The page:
Multipoint measurement method for air temperature in outdoor spaces and application to microclimate and passive cooling studies for a house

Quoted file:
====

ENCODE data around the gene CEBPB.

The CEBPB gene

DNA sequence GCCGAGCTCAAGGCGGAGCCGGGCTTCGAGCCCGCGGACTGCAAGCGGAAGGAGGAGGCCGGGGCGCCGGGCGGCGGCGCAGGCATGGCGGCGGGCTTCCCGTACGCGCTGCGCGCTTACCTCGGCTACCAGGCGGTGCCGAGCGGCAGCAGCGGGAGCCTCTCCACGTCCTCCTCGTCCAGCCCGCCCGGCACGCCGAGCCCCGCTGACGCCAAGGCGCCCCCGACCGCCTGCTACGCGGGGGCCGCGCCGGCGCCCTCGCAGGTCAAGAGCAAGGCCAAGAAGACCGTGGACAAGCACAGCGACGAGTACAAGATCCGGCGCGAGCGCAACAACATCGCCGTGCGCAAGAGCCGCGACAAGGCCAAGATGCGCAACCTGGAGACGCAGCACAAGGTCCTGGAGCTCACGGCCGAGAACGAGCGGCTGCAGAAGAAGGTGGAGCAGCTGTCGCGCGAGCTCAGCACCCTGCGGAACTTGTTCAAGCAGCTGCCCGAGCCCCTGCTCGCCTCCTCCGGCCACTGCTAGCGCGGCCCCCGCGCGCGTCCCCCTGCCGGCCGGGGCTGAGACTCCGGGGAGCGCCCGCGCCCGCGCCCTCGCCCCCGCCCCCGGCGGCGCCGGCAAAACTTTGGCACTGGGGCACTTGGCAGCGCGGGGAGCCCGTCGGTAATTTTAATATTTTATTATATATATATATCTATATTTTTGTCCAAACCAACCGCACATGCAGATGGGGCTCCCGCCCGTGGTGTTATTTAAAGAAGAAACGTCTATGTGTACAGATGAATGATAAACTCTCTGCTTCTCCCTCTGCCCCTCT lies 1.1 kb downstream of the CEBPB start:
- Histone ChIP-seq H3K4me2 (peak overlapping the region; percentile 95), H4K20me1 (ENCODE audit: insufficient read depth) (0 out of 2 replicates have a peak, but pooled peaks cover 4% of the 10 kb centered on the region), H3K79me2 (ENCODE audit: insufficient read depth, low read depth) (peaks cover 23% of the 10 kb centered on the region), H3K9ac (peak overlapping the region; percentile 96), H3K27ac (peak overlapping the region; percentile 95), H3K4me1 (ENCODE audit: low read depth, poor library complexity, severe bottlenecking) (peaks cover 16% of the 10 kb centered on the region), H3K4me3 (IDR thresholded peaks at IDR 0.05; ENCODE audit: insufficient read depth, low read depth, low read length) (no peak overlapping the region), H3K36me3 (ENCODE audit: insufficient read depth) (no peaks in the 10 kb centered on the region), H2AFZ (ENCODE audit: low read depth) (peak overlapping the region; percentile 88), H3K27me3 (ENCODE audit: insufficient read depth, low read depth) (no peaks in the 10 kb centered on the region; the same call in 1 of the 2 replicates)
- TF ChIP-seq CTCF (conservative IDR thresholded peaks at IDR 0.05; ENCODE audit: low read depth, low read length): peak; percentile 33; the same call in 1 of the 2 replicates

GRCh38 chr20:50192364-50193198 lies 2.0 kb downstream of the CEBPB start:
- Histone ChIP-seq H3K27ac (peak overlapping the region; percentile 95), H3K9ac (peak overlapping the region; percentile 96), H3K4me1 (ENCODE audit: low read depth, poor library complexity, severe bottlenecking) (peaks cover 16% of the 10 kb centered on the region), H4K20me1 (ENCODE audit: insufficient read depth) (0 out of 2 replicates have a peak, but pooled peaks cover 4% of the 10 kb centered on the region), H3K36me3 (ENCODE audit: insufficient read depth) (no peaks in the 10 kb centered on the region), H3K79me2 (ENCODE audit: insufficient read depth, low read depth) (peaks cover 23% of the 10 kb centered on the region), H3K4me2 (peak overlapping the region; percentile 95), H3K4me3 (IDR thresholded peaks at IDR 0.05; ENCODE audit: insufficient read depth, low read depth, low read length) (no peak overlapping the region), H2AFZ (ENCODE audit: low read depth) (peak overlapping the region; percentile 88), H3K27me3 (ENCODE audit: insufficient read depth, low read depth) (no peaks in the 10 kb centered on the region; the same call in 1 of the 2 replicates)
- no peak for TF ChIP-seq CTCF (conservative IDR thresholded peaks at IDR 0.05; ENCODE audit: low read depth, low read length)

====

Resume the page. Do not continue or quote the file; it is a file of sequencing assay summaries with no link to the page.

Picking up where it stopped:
Abstract We propose a multipoint measurement method for air temperature in outdoor spaces using polyvinyl chloride pipes with fan-aspirated ventilation. The method is applied to microclimate measurement in the outdoor space of a residential house, and the cooling effects of plants and natural ventilation on the house were evaluated. The accuracy of the proposed method was verified in the outdoor space. Average systematic errors of the method were 0.43?°C during daytime on sunny days and 0.16?°C on cloudy days. Application of the method to microclimate measurement shows that air temperatures were reduced by evapotranspiration of plants and watering in the planted space during daytime. By placing the plants near a floor-level window, wind speed inside the window was reduced, although the cooled air flowed into the indoor space through the window. The cooling effects of the plants and watering in the outdoor space kept indoor air temperature cooler during daytime. The period in which the sensible heat flux from the outdoor to indoor space showed positive values, i.e., when there was a sensible heat load in the room, diminished from 9 to 4?h through the cooling effects. Highlights A multipoint measurement method for air temperature is proposed. The method is verified in terms of average systematic error and confidence interval by comparing with a standard instrument using aspirated ventilation and shield. The method is applied to field measurements of microclimate and passive cooling of a house. Air temperatures were reduced by evapotranspiration of plants in daytime. The cooling effects reduced sensible heat flux into the indoor space and kept indoor air temperature cooler during daytime.
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